Stamford attorney honored for helping day laborers
A Stamford attorney was awarded Monday June 8, 2009 by the Connecticut Bar Association for his work helping day laborers settle wage disputes.
Mark Sank, who has offices at 666 Glenbrook Road, was among five attorneys awarded at the association’s annual meeting for their pro bono work. Another, Piper Paul, has offices in Norwalk and volunteers for the same program but was awarded for different work.
Nadine Nevins, director of the Bridgeport office of Connecticut Legal Services, a non-profit organization that helps lower-income people with civil court cases, said Sank has been involved in its day laborer program since its inception two years ago. She nominated him for the award.
“He’s just been helpful in so many ways.” Nevins said.
Nevins said her employees at Connecticut Legal Services, which has an office at 20 Summer St. in Stamford, noticed about two years ago that many new clients were Spanish-speaking day laborers who had not been paid promised wages, or had not been paid at all, primarily for work they did in landscaping and construction. Many of the problems the organization encountered at first could not be resolved because workers were unfamiliar with the law and often did not have complete information on people who employed them.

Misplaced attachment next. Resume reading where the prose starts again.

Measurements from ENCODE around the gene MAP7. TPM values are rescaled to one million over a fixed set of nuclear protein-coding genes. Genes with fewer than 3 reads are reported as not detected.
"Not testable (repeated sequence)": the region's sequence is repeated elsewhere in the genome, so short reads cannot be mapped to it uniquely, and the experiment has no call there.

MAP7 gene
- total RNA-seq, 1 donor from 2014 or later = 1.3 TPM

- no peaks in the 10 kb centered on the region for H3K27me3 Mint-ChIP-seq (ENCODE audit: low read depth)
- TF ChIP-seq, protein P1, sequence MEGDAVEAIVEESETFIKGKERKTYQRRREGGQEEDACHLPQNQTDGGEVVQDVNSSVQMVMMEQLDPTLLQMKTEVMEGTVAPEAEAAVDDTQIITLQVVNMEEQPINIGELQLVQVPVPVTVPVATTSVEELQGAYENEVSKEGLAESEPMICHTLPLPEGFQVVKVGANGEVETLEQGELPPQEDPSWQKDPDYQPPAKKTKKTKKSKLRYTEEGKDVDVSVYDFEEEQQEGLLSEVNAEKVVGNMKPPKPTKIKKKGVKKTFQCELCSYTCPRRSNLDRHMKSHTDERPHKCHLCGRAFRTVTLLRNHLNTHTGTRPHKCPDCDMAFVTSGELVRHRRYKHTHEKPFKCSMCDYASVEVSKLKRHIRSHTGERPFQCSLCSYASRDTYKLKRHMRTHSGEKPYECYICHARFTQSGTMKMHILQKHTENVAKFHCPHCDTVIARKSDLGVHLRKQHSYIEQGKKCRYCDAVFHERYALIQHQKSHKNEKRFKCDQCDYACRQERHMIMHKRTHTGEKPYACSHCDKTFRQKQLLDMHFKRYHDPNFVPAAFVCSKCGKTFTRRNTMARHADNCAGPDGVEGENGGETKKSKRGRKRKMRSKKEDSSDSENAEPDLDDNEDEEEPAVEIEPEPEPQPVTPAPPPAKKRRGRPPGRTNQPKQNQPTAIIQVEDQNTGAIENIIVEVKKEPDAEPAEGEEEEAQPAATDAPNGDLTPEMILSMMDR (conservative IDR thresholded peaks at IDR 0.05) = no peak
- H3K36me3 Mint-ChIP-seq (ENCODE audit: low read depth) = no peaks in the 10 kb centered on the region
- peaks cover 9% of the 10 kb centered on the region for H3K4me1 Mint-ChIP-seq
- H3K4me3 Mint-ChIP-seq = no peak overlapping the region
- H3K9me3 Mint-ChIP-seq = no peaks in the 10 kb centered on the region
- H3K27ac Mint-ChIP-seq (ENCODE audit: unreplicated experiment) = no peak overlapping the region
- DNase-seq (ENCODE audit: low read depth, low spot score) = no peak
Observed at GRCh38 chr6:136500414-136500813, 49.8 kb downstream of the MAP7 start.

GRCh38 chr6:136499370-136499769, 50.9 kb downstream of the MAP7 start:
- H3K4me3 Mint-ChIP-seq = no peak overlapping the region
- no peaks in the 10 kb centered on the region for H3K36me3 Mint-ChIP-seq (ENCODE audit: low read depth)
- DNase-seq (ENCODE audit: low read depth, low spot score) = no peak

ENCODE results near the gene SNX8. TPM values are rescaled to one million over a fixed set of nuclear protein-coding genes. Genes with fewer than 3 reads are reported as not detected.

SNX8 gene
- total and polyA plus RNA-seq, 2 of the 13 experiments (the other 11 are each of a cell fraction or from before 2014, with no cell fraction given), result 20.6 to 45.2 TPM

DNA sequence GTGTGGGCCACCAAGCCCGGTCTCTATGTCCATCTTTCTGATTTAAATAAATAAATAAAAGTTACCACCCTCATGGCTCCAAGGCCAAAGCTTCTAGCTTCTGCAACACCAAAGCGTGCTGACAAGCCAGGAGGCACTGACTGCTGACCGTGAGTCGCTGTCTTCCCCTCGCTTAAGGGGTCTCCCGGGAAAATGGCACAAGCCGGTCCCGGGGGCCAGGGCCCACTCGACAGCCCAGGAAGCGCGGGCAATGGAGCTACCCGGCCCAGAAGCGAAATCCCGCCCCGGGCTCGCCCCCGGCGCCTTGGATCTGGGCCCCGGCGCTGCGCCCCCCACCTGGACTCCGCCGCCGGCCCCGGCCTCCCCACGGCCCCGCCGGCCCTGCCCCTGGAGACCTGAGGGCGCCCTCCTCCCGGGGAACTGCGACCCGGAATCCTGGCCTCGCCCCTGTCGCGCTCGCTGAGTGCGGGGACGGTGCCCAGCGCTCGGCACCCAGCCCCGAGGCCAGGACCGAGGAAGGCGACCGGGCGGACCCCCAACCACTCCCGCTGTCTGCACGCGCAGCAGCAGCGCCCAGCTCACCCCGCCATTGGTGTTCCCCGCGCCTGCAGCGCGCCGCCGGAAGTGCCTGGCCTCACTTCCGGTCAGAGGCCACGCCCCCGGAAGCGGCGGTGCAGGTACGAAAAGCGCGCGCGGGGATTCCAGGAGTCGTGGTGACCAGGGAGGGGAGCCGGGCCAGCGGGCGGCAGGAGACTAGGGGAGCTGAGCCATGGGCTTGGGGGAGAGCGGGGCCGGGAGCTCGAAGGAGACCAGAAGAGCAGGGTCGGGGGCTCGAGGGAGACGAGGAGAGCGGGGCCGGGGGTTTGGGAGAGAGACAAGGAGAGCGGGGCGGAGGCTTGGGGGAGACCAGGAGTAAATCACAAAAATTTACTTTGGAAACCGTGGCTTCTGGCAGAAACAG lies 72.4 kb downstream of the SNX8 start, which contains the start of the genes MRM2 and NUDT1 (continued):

CLS decided to set up a free clinic just to deal with the day laborers’ wage issues, but the group knew it would need to rely on volunteer attorneys because of associated costs.
In addition to other volunteers whose work Nevins praised, Sank and his employees were instrumental in setting the clinic up, Nevins said. The staff members had a lot of experience in small claims court and in collections, so they could help with logistics of the cases. If cases go to court, Sank volunteers his time in the courtroom. Additionally, Sank paid his employees – office director Odded Mizrachi and two staff members who speak Spanish – for their time at the clinic, she said.
“I think that really goes way beyond,” Nevins said.
Sank said he wanted to encourage employees to go without their having to give up personal time for the clinic, which meets from 6 to 8 p.m. on the second and fourth Wednesday of every month.
“It’s a shame, what’s happened to so many of these laborers,” Sank said. “They were here illegally, they stand out on the street, they work really hard on these jobs, and at the end of the week the employer says ‘I’m not going to pay you,’ and they’re all scared.”
In addition to winning settlements in small claims court, which handles claims of less than $5,000.00 – Sank said they haven’t lost a case yet – the clinic has also helped educate both laborers about their rights as well as employers, some of whom were as unfamiliar with the wage and employment laws as their victims.
“There were so many employers who are small businessmen, and they just didn’t know,” she said.
Which is not to say that the need has been abated. Sank said one of the biggest problems is that employers refuse to participate in the process, and do not show up to court. That means he and his staff members spend time after a judgment is issued trying to find employers’ information so that their clients can get paid.
Nevins said the clinic sees between 15 and 25 day laborers during each of their sessions, and that those numbers have not gone down.